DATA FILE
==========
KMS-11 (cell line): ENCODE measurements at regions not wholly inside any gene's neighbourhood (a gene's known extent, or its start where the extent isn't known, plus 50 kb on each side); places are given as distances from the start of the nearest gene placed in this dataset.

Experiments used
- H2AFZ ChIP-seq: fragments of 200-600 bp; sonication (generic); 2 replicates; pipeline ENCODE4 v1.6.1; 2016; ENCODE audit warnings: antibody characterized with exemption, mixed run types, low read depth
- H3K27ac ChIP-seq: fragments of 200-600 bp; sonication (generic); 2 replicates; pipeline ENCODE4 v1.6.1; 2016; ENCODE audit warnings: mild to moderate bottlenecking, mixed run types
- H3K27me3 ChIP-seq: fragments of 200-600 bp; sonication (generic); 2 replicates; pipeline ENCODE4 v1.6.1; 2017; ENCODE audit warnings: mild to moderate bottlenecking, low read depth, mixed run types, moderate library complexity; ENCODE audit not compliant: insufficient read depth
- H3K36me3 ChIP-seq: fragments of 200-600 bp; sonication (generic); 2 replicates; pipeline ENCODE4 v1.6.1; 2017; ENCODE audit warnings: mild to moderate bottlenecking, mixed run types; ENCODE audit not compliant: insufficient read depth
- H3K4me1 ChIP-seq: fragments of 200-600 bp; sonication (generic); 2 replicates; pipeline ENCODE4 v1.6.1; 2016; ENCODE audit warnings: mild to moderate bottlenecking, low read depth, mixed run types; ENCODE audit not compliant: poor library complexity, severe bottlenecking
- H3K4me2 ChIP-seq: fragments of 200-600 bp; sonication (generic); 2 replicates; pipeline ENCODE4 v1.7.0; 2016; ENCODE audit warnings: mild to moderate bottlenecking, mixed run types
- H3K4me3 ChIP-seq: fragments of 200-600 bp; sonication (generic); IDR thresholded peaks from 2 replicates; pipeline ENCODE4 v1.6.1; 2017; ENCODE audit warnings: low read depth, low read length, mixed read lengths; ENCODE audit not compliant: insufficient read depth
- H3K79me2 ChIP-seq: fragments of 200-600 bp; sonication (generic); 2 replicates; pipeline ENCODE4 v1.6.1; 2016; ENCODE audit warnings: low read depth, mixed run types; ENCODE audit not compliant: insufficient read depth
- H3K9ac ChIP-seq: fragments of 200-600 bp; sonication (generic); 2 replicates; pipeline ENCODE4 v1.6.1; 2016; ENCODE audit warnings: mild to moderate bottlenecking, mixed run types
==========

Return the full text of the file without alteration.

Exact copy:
KMS-11 (cell line): ENCODE measurements at regions not wholly inside any gene's neighbourhood (a gene's known extent, or its start where the extent isn't known, plus 50 kb on each side); places are given as distances from the start of the nearest gene placed in this dataset.

Experiments used
- H2AFZ ChIP-seq: fragments of 200-600 bp; sonication (generic); 2 replicates; pipeline ENCODE4 v1.6.1; 2016; ENCODE audit warnings: antibody characterized with exemption, mixed run types, low read depth
- H3K27ac ChIP-seq: fragments of 200-600 bp; sonication (generic); 2 replicates; pipeline ENCODE4 v1.6.1; 2016; ENCODE audit warnings: mild to moderate bottlenecking, mixed run types
- H3K27me3 ChIP-seq: fragments of 200-600 bp; sonication (generic); 2 replicates; pipeline ENCODE4 v1.6.1; 2017; ENCODE audit warnings: mild to moderate bottlenecking, low read depth, mixed run types, moderate library complexity; ENCODE audit not compliant: insufficient read depth
- H3K36me3 ChIP-seq: fragments of 200-600 bp; sonication (generic); 2 replicates; pipeline ENCODE4 v1.6.1; 2017; ENCODE audit warnings: mild to moderate bottlenecking, mixed run types; ENCODE audit not compliant: insufficient read depth
- H3K4me1 ChIP-seq: fragments of 200-600 bp; sonication (generic); 2 replicates; pipeline ENCODE4 v1.6.1; 2016; ENCODE audit warnings: mild to moderate bottlenecking, low read depth, mixed run types; ENCODE audit not compliant: poor library complexity, severe bottlenecking
- H3K4me2 ChIP-seq: fragments of 200-600 bp; sonication (generic); 2 replicates; pipeline ENCODE4 v1.7.0; 2016; ENCODE audit warnings: mild to moderate bottlenecking, mixed run types
- H3K4me3 ChIP-seq: fragments of 200-600 bp; sonication (generic); IDR thresholded peaks from 2 replicates; pipeline ENCODE4 v1.6.1; 2017; ENCODE audit warnings: low read depth, low read length, mixed read lengths; ENCODE audit not compliant: insufficient read depth
- H3K79me2 ChIP-seq: fragments of 200-600 bp; sonication (generic); 2 replicates; pipeline ENCODE4 v1.6.1; 2016; ENCODE audit warnings: low read depth, mixed run types; ENCODE audit not compliant: insufficient read depth
- H3K9ac ChIP-seq: fragments of 200-600 bp; sonication (generic); 2 replicates; pipeline ENCODE4 v1.6.1; 2016; ENCODE audit warnings: mild to moderate bottlenecking, mixed run types